The importance of the ARM architecture

Recently, in a compiz-related IRC channel, I was reading someone questioning the relevancy of OMAP platform development. Basically, he was saying something like :

I still don’t understand what the main purpose of the panda board is. Just a very small hardware with desktop power? Or all about SOC? or what ?

Well, the main purpose is to develop for ARM devices. That’s the bottom-line. See, the PandaBoard is a development board that integrates the Texas Instruments OMAP4 system on a chip (SoC). And this OMAP4 chip (either OMAP4430 or OMAP4460 if you’re using Panda or Panda ES), of course, is ARM based. Apart from TI’s OMAP platforms, you can’t imagine how many devices out there are using the ARM architecture! Here a quick list of devices using ARM processors :

  • Apple iPods, iPhones and iPads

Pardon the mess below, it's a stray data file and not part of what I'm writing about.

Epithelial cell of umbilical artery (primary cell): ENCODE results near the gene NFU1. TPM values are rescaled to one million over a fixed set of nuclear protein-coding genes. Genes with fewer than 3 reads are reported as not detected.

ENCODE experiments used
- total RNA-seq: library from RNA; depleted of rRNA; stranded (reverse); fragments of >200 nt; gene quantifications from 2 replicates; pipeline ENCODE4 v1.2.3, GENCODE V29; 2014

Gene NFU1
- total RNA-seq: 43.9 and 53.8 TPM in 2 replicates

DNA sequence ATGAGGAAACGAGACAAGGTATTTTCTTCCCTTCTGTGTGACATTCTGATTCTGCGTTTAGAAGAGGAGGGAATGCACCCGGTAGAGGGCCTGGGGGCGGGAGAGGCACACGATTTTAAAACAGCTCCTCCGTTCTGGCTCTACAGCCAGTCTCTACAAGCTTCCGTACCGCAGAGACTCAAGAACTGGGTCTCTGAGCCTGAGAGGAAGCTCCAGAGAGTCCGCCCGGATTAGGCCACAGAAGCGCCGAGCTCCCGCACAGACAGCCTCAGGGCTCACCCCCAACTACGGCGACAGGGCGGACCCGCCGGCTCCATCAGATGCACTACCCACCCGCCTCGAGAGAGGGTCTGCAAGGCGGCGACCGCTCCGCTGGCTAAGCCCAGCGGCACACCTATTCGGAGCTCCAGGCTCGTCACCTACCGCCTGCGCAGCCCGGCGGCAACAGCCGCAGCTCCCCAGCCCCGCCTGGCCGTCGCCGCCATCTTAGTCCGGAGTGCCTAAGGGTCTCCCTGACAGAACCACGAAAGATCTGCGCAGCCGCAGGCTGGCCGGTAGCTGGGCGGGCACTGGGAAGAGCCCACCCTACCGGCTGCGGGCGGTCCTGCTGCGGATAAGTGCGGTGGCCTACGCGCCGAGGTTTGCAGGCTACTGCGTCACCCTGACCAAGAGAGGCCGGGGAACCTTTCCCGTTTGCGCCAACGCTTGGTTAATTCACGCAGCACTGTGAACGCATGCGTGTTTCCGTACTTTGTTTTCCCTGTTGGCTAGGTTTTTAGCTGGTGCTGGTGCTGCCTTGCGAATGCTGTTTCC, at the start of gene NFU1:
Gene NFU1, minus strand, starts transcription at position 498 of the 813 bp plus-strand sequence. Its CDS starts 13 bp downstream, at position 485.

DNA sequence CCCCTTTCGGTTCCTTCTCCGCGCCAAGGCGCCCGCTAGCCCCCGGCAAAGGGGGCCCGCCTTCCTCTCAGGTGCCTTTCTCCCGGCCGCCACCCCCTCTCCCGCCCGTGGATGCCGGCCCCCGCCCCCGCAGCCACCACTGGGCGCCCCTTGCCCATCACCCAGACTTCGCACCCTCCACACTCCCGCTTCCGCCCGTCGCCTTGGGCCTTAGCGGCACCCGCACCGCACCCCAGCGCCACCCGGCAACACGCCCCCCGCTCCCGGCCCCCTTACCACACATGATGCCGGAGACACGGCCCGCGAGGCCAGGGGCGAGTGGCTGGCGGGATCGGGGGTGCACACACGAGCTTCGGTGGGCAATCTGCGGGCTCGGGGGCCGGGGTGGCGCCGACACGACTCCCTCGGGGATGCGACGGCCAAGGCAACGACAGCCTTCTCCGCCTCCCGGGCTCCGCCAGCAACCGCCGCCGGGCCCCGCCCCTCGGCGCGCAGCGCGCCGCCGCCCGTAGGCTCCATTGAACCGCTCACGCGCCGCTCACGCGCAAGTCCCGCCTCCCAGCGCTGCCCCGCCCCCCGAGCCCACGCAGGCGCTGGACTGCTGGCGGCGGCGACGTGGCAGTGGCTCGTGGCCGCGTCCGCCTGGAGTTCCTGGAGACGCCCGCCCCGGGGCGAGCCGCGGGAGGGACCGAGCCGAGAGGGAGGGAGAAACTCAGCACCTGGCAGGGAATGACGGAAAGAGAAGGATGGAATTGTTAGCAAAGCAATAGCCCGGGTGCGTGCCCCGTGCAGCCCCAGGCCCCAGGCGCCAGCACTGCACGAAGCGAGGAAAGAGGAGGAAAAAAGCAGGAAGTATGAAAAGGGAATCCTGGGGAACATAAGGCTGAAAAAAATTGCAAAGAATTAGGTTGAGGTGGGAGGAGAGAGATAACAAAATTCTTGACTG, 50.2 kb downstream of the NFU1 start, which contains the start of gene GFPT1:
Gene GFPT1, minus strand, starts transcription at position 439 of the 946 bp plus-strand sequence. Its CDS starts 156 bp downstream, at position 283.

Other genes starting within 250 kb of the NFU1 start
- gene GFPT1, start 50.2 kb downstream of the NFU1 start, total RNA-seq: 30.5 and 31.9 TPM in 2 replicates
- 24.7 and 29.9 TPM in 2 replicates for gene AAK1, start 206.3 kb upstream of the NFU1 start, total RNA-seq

• Google Galaxy Nexus phones
  • HTC one series phones
  • Samsung Galaxy S series phones
  • Nokia’s N series Phones
  • Motorola phones, LG phones, blah blah,
  • Gameboy Advance
  • Nintendo DS/3DS
  • Calculators, peripherals, …
  • … and many others…

So you see just how widespread ARM architecture is.

In 2005 about 98% of the more than one billion mobile phones sold each year used at least one ARM processor. As of 2009 ARM processors accounted for approximately 90% of all embedded 32-bit RISC processors and were used extensively in consumer electronics, including personal digital assistants (PDAs), tablets, mobile phones, digital media and music players, hand-held game consoles, calculators and computer peripherals such as hard drives and routers [1].

Now, developing on the Beagleboard, Pandabord or Blaze really isn’t just about developing for ARM devices, it’s about developing for OMAP devices. Still, there are a lot of Motorola, Panasonic, LG, Blackberry and Samsung smartphones out there based on OMAP chips, but that’s another story…

 

References

  1. ARM In Wikipedia. Retrieved June 26, 2012, from http://en.wikipedia.org/wiki/ARM
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